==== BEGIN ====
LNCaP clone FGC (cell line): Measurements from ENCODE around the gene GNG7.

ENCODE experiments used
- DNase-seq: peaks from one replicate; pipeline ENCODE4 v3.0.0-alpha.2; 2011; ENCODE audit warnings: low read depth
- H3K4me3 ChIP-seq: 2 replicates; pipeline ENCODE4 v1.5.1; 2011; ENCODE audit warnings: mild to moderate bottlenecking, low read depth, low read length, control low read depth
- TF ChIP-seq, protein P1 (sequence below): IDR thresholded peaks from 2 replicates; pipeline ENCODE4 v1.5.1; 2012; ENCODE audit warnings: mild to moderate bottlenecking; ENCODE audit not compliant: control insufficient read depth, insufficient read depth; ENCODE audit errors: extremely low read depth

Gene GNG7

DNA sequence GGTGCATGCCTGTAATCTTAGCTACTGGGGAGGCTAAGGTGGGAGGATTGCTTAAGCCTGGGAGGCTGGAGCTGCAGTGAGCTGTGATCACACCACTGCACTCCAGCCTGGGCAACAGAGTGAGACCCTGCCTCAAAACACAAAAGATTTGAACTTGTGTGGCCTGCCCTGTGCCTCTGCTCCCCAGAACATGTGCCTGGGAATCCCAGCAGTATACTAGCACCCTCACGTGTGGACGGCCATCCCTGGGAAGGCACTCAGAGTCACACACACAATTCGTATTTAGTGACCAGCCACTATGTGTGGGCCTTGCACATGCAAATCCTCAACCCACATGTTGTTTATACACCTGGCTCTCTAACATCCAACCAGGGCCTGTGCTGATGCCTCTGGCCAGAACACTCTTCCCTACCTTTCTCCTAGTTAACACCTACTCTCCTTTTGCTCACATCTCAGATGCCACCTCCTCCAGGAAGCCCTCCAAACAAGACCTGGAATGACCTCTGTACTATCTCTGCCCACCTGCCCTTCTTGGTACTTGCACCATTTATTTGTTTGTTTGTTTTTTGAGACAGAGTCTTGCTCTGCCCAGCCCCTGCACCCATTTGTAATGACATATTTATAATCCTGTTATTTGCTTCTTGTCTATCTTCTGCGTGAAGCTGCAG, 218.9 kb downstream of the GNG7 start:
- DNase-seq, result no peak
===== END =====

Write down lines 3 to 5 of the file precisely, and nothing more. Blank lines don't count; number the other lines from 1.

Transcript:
- DNase-seq: peaks from one replicate; pipeline ENCODE4 v3.0.0-alpha.2; 2011; ENCODE audit warnings: low read depth
- H3K4me3 ChIP-seq: 2 replicates; pipeline ENCODE4 v1.5.1; 2011; ENCODE audit warnings: mild to moderate bottlenecking, low read depth, low read length, control low read depth
- TF ChIP-seq, protein P1 (sequence below): IDR thresholded peaks from 2 replicates; pipeline ENCODE4 v1.5.1; 2012; ENCODE audit warnings: mild to moderate bottlenecking; ENCODE audit not compliant: control insufficient read depth, insufficient read depth; ENCODE audit errors: extremely low read depth